• Plane speaking 10 Interview with Gerald Howarth MP, Minister for International Security Strategy
  • Summer dreamin' 12 Report on Farnborough Airshow
  • Red hot Russians 18 Fire-fighting with the Ka-32
  • Fuel speed ahead 20 Third time lucky for KC-X?
  • Last of the few 23 RAF's first FSTA tanker gets ready
  • Taranis: out of the Black 24 The UK's flagship UCAV demonstrator
  • Unlocking the civil UAV market 26 Waht needs to happen?
  • Letters 29
  • Towards tomorrow's cockpits 30 Is the single pilot airliner on the horizon?
  • The last word 34 Keith Hayward on the WTO subsidies spat

AI:

Finally — what was your personal highlight of the show?

GH:

I have visited the show certainly continuously since 1984. The first show my mother told me I visited was in 1948 (which was of course the first time it was held at Farnborough), so I can claim quite a loyal connection. But for me, this was the first year I attended as a Minister having the privilege of leading the MoD’s policy on defence exports and choosing the Farnborough venue as the location for the announcement of the policy. So that to me, I’m bound to say, was the highlight and, for three days, I had back-to-back meetings. It has always been busy, but this year there was a real sense of purpose and excitement. In terms of the display, the highlights were undoubtedly the

F-22 Raptor

which I thought gave a very impressive performance — particularly its right angled turns and proved the extraordinary capability of the aircraft and the value of thrust-vectoring. But the other very pleasing display was that of the

A400M

— a programme of which I was a very vehement critic until about five years ago. It proved with a test payload of 18tonnes on board it really could show its paces. Given there is no competitor in the world in that niche between the C-17 and C-130, I hope that its troubles are now behind it. I thought Ed Strongman gave an extraordinary robust display. The third highlight in the flying display was the Vulcan, of which I am extremely proud to be a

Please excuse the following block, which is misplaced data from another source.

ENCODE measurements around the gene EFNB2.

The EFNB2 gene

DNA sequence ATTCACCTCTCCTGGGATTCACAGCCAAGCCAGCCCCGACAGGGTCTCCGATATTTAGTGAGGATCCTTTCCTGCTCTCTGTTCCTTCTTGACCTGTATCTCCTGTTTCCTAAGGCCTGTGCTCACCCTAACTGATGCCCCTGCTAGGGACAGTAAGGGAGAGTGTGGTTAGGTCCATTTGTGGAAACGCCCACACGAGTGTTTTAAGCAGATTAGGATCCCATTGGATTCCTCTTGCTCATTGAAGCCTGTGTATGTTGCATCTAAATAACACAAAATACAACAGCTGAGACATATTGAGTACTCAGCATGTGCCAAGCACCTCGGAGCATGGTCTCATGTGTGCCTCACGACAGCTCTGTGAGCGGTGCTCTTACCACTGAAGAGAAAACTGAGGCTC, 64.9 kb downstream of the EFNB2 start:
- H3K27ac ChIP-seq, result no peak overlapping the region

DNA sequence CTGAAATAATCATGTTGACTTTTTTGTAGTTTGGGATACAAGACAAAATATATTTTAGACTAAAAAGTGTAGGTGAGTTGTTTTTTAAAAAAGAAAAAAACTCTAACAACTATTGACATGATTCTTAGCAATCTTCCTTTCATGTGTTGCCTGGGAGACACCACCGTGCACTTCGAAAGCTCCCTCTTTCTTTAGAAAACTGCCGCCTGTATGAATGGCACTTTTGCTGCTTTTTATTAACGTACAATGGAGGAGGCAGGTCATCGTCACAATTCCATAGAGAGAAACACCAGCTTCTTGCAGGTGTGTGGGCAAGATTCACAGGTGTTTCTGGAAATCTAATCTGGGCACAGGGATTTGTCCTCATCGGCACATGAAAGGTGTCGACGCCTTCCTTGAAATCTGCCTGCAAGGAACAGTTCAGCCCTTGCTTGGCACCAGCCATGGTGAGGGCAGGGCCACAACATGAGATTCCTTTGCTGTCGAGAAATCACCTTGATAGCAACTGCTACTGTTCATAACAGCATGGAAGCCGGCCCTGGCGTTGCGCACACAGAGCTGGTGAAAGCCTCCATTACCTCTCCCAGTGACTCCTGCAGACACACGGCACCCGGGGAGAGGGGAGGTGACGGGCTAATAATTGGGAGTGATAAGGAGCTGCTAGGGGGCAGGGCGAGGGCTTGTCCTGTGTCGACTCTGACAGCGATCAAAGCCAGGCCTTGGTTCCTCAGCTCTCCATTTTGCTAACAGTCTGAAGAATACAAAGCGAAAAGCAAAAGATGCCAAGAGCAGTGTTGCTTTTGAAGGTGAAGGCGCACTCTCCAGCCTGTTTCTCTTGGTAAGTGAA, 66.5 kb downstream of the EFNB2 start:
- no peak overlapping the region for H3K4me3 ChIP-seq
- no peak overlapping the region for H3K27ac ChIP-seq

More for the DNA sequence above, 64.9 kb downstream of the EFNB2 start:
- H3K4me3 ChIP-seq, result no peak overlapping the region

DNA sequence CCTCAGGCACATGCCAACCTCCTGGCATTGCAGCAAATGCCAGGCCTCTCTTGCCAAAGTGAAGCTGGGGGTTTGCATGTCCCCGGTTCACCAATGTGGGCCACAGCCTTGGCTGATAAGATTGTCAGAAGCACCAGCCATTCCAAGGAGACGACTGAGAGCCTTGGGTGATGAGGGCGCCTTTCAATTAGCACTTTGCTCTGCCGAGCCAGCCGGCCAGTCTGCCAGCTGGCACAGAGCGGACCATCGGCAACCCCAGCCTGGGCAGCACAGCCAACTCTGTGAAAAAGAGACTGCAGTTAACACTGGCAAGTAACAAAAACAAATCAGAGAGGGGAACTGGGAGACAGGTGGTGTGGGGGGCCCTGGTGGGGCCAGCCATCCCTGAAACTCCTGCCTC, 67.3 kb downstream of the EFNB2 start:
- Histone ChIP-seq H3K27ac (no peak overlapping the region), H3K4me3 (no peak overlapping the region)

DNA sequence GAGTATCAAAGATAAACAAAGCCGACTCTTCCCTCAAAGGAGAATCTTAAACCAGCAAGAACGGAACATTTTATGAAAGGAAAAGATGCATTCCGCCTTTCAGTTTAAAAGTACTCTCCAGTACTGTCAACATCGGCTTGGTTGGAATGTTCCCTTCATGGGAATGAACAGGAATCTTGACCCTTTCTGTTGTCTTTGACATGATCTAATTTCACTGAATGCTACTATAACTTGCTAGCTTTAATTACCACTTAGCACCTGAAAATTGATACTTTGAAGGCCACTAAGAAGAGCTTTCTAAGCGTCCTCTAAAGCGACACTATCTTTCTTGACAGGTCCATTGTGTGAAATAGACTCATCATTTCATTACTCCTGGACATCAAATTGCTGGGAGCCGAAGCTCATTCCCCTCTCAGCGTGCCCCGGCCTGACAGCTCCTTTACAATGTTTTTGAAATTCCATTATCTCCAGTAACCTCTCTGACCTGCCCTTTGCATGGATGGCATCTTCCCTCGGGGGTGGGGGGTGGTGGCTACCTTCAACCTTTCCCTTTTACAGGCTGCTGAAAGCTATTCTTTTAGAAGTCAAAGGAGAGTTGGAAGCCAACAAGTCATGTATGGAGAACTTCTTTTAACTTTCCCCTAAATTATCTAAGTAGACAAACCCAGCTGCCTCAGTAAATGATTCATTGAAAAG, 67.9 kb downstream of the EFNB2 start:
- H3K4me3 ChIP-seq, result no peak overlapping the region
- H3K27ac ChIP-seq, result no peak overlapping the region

Trustee

. Not only is it an iconic aeroplane in its own right but it sends a powerful message to young people today about the importance of maintaining a deterrent against your enemies. If you have a deterrent you can ‘speak softly’ because your deterrent is your ‘big stick’ and the Vulcan was a ‘big stick’ which sent the Soviet Union a clear message. And I think the Vulcan does something else, which is to remind people, when young men and women are performing heroically in Afghanistan, laying down their lives for their country and quite rightly awarded medals for gallantry and service, that there is a largely unsung group of people who bear fewer gallantry medals but who were no less prepared to lay down their lives for their country during the Cold War. In the event they were not called upon to do so, because the Cold War was eventually won by political means. But without that deterrent, or their commitment to Queen & country, there would have been no use in a political policy.

Royal Aeronautical Society
7 September 2010